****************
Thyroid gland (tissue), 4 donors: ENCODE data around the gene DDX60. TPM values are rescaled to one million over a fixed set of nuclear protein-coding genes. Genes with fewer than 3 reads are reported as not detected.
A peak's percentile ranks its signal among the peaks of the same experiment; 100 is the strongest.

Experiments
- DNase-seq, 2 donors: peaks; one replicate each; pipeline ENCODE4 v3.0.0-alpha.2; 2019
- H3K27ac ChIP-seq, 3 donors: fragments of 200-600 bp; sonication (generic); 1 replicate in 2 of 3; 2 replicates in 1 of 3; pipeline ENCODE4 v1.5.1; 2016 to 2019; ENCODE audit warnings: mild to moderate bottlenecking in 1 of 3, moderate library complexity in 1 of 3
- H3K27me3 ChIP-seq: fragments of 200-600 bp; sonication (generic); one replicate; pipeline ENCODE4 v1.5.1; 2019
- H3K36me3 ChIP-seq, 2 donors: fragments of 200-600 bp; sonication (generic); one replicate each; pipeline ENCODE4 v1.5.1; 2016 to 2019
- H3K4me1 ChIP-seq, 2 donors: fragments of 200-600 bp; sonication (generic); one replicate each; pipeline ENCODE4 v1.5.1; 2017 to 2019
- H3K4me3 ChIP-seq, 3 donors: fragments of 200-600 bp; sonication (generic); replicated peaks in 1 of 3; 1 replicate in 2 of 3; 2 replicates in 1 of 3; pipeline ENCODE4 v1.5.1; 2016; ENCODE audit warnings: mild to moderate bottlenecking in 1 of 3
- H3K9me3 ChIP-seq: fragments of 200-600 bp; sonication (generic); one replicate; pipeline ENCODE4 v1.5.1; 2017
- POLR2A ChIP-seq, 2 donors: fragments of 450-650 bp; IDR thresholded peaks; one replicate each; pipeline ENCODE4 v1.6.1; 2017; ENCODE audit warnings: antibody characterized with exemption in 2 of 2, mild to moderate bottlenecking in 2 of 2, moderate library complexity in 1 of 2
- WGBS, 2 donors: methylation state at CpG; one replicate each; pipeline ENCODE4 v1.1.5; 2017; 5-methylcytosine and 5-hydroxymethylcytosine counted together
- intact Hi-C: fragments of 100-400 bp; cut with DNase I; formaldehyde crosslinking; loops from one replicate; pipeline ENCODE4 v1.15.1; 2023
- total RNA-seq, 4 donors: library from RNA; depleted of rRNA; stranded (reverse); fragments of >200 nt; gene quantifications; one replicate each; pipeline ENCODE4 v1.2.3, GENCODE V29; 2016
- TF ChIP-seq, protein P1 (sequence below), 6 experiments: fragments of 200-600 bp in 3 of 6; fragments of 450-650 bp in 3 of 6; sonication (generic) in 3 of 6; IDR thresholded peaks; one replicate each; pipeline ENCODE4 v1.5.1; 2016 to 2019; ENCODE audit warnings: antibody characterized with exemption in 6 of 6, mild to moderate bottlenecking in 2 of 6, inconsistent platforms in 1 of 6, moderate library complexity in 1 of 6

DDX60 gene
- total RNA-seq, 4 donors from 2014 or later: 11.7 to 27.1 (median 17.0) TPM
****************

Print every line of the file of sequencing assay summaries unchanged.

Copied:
Thyroid gland (tissue), 4 donors: ENCODE data around the gene DDX60. TPM values are rescaled to one million over a fixed set of nuclear protein-coding genes. Genes with fewer than 3 reads are reported as not detected.
A peak's percentile ranks its signal among the peaks of the same experiment; 100 is the strongest.

Experiments
- DNase-seq, 2 donors: peaks; one replicate each; pipeline ENCODE4 v3.0.0-alpha.2; 2019
- H3K27ac ChIP-seq, 3 donors: fragments of 200-600 bp; sonication (generic); 1 replicate in 2 of 3; 2 replicates in 1 of 3; pipeline ENCODE4 v1.5.1; 2016 to 2019; ENCODE audit warnings: mild to moderate bottlenecking in 1 of 3, moderate library complexity in 1 of 3
- H3K27me3 ChIP-seq: fragments of 200-600 bp; sonication (generic); one replicate; pipeline ENCODE4 v1.5.1; 2019
- H3K36me3 ChIP-seq, 2 donors: fragments of 200-600 bp; sonication (generic); one replicate each; pipeline ENCODE4 v1.5.1; 2016 to 2019
- H3K4me1 ChIP-seq, 2 donors: fragments of 200-600 bp; sonication (generic); one replicate each; pipeline ENCODE4 v1.5.1; 2017 to 2019
- H3K4me3 ChIP-seq, 3 donors: fragments of 200-600 bp; sonication (generic); replicated peaks in 1 of 3; 1 replicate in 2 of 3; 2 replicates in 1 of 3; pipeline ENCODE4 v1.5.1; 2016; ENCODE audit warnings: mild to moderate bottlenecking in 1 of 3
- H3K9me3 ChIP-seq: fragments of 200-600 bp; sonication (generic); one replicate; pipeline ENCODE4 v1.5.1; 2017
- POLR2A ChIP-seq, 2 donors: fragments of 450-650 bp; IDR thresholded peaks; one replicate each; pipeline ENCODE4 v1.6.1; 2017; ENCODE audit warnings: antibody characterized with exemption in 2 of 2, mild to moderate bottlenecking in 2 of 2, moderate library complexity in 1 of 2
- WGBS, 2 donors: methylation state at CpG; one replicate each; pipeline ENCODE4 v1.1.5; 2017; 5-methylcytosine and 5-hydroxymethylcytosine counted together
- intact Hi-C: fragments of 100-400 bp; cut with DNase I; formaldehyde crosslinking; loops from one replicate; pipeline ENCODE4 v1.15.1; 2023
- total RNA-seq, 4 donors: library from RNA; depleted of rRNA; stranded (reverse); fragments of >200 nt; gene quantifications; one replicate each; pipeline ENCODE4 v1.2.3, GENCODE V29; 2016
- TF ChIP-seq, protein P1 (sequence below), 6 experiments: fragments of 200-600 bp in 3 of 6; fragments of 450-650 bp in 3 of 6; sonication (generic) in 3 of 6; IDR thresholded peaks; one replicate each; pipeline ENCODE4 v1.5.1; 2016 to 2019; ENCODE audit warnings: antibody characterized with exemption in 6 of 6, mild to moderate bottlenecking in 2 of 6, inconsistent platforms in 1 of 6, moderate library complexity in 1 of 6

DDX60 gene
- total RNA-seq, 4 donors from 2014 or later: 11.7 to 27.1 (median 17.0) TPM